Protocol Numbers for Noncompeting Continuation Progress Reports
As part of the non-competing progress report for continuation funding, NIH requires the identification of, and IACUC review dates for, NRSA institutional grants. NIH specifies that Identification means grant number, PI, and project title. In addition to the NIH required information, OSP requires PIs to provide UW protocol numbers when completing the new eCG1 that is part of the progress report.
The eGC1 for the progress report must include all IACUC protocol numbers for a faculty mentor’s research under which a trainee has participated in the last year, or will participate in during the next award period. Early collection and updating of all relevant IACUC protocol numbers and approval dates is recommended. It is a good idea to maintain a spreadsheet with all protocol numbers recorded.
Animal Use Training Program
For individuals who will be engaged in research that involves animals, the mentor submits a request to the IACUC to add the trainee to their protocol. Certain training requirements and enrollment in the Occupational Health Program for animal users must be completed prior to approval to work with animals. Contact OAW staff for advice regarding specific courses and/or certifications needed for the planned animal work.
Financial Conflict of Interest (FCOI)
At the proposal stage of PHS training grants, the PI and all UW personnel who have been designated as Investigators by the PI must complete the UW online FCOI training and disclose all of their financial interests that qualify as Significant Financial Interests (SFIs) in the UW Financial Interest Disclosure System (FIDS).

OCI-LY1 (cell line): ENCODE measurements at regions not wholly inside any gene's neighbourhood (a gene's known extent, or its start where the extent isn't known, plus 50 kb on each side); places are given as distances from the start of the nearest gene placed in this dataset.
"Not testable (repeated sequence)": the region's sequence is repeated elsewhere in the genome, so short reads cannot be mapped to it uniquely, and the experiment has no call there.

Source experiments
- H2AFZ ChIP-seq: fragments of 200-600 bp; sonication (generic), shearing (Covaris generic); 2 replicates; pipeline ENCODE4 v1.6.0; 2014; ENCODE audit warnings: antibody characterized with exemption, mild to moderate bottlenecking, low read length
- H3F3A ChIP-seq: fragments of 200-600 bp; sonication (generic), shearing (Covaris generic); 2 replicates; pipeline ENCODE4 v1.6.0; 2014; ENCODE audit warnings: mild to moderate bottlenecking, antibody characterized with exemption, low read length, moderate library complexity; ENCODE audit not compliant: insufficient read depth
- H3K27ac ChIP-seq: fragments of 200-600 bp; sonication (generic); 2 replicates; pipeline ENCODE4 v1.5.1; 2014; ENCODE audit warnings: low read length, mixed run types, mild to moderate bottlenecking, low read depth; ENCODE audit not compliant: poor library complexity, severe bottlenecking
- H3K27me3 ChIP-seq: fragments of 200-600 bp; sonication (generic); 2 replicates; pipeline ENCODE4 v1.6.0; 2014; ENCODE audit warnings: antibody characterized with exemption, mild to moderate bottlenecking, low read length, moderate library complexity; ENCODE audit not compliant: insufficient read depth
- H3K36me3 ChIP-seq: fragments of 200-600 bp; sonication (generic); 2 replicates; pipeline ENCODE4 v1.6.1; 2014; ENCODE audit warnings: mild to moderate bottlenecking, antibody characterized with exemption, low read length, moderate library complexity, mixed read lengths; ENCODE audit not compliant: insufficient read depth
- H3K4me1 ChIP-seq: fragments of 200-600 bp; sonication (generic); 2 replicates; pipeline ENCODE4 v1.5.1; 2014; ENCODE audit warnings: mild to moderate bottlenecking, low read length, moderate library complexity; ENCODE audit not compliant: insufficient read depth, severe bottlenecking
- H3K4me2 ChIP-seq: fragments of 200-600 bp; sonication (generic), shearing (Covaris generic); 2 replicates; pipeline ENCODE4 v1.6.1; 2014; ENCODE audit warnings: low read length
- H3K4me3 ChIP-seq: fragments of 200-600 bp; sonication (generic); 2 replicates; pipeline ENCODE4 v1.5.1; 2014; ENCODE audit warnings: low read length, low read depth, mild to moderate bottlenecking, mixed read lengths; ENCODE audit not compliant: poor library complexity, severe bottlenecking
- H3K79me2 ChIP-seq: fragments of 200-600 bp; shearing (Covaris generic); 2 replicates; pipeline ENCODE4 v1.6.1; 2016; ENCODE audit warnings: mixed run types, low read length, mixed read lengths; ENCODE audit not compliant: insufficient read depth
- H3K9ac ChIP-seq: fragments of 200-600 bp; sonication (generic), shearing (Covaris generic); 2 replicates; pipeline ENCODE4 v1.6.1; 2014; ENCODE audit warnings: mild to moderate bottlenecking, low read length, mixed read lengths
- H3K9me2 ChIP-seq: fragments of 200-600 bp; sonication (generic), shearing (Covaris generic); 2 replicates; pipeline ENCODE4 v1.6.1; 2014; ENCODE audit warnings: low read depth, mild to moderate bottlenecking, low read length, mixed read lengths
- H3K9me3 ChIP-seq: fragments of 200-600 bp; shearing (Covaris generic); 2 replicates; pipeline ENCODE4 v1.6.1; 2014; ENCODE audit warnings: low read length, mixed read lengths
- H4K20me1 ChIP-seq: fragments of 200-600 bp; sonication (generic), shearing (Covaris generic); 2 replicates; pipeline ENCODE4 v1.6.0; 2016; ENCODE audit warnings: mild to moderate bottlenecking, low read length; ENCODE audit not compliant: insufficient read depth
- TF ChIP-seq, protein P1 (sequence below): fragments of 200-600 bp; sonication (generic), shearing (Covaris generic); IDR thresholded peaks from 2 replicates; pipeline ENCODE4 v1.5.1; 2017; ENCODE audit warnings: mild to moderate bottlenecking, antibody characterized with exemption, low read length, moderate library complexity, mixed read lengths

It may not be possible at the proposal stage to individually identify all of the personnel who will be responsible for the design, conduct or reporting of research under the training grant (the definition of “Investigator”). While many potential faculty mentors may be listed in the proposal, some may never be involved in any research under the training grant. And while the proposal may request funding for a specific number of trainees, those trainees may not have been individually identified at the proposal stage. Likewise, it may not be possible at this stage for the PI to identify who might be an Investigator once an award is made and trainees are appointed.
At the time of award, the PI and all UW personnel who have been designated as Investigators by the PI must have completed training, disclosed their SFIs, and be subject to a financial conflict of interest management plan where necessary before they may be paid from, or begin research under, the training grant.
Regardless of an individual’s designation as an Investigator on the training grant, all research projects conducted under the training grant (by trainees and their mentors) must have been reviewed for financial conflict of interest and had management plans established, where necessary, as described in GIM 10 “Financial Conflict of Interest Policy.”